It was on the 13th of September 1500 CE, exactly 517 years ago that the first European trading factory was established in Calicut (Kozhikode), Kerala by the Portuguese. While that in itself marked a milestone, what is less well-known is how the journey to Calicut, led the expedition to another great discovery – that of Brazil! Before they got to the Indian Ocean, a wrong turn, en route to India, led the Portuguese fleet led by Captain Pedro Álvares Cabral (1467- 1520 CE), to discover Brazil!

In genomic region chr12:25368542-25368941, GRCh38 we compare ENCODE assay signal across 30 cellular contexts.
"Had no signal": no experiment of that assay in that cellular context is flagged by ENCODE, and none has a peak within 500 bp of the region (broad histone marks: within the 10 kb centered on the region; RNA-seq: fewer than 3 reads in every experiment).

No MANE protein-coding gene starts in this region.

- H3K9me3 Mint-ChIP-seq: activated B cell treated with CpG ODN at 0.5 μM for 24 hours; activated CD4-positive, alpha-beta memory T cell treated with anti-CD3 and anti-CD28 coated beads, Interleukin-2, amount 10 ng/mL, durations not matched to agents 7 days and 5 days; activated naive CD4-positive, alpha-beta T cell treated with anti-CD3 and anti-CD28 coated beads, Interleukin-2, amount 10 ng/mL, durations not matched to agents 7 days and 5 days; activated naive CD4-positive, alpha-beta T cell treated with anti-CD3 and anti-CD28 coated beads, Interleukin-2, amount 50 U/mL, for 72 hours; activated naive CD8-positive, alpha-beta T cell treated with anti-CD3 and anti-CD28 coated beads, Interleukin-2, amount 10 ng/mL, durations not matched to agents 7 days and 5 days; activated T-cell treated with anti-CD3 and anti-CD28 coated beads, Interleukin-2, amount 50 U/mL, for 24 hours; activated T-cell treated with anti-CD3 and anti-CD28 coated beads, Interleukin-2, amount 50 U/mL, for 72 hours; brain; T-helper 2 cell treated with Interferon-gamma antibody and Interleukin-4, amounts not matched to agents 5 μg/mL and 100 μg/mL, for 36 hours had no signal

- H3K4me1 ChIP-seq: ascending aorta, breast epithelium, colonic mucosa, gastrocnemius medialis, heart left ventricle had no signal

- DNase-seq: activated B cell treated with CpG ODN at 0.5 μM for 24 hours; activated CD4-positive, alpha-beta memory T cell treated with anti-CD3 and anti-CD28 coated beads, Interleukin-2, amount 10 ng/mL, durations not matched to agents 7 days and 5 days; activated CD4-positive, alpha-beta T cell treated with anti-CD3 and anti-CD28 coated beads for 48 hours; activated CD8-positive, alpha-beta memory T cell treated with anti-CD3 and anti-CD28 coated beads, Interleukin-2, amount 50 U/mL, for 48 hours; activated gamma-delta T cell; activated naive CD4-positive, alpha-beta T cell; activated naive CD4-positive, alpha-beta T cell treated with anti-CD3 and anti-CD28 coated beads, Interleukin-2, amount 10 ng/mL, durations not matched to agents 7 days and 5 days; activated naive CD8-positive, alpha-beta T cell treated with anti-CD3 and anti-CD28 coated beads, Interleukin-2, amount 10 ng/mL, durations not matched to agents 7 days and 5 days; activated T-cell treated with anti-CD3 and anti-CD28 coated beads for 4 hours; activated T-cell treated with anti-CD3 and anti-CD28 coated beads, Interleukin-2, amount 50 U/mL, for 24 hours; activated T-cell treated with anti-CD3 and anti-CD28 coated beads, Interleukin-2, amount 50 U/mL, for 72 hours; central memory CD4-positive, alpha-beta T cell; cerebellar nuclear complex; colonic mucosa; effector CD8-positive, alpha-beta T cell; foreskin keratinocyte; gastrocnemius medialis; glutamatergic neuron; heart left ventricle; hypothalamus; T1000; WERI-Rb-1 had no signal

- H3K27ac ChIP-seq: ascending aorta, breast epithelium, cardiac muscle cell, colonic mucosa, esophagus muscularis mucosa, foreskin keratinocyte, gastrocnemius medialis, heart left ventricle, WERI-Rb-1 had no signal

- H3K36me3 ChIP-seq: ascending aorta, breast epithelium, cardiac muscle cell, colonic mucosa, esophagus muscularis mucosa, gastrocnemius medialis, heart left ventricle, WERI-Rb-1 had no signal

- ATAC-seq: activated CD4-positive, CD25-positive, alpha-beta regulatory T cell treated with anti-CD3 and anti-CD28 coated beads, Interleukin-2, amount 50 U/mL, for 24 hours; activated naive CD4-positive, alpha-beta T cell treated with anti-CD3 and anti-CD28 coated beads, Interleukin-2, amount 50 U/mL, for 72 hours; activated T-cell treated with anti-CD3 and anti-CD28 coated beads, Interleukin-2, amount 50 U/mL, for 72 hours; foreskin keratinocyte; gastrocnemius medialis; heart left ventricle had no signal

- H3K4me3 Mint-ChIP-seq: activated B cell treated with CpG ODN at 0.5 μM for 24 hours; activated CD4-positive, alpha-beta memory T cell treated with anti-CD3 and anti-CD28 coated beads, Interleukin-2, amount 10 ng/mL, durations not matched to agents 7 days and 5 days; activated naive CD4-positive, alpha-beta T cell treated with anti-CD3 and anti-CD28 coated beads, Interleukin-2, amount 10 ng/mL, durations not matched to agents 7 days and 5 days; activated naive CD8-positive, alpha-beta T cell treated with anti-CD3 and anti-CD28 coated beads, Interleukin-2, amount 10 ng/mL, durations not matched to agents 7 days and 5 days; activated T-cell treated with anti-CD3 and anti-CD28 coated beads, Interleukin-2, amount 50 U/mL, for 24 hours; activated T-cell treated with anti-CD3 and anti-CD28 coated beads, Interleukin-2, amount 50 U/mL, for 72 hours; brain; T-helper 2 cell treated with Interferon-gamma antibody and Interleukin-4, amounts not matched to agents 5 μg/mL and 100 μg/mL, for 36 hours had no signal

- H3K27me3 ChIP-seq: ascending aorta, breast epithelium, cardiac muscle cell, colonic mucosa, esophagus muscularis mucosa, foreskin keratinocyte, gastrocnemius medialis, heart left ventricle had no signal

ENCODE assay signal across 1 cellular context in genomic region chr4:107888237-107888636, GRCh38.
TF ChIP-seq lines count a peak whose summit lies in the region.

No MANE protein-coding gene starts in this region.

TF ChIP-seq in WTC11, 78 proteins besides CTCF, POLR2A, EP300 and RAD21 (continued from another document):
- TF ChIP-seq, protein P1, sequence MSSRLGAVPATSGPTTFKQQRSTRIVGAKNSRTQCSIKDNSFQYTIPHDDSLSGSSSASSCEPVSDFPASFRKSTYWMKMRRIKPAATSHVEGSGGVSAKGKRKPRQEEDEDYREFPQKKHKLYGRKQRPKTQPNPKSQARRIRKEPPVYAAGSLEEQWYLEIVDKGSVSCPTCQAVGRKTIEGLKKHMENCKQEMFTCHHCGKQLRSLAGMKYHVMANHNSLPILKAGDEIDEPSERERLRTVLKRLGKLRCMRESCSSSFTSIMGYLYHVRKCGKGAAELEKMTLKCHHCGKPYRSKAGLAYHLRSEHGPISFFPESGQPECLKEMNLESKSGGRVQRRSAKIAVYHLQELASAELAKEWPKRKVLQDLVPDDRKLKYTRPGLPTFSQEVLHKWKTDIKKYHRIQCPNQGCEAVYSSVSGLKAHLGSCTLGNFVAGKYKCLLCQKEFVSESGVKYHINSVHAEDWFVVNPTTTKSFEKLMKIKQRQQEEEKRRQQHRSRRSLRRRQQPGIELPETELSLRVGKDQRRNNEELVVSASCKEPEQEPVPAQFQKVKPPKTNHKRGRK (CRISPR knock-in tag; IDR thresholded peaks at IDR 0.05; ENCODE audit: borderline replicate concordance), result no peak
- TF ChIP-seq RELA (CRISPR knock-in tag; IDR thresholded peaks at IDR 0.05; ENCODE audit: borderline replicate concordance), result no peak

For millennia, India had been trading with Europe. Indian commodities like spices and textiles were in great demand. However, this trade was dominated by the Arab traders from Oman and Yemen, who served as intermediaries between India and Europe. Arab traders would buy goods at Indian ports and transport them to Basra in present day Iraq and Constantinople (Istanbul) in the Byzantine Empire, where it would be sold to Venetian traders who would further transport it to Europe. However, the fall of Constantinople to the Ottoman army in 1453 CE marked the end of the great empire of Byzantium and Europe was forced to find a new way, to come east.
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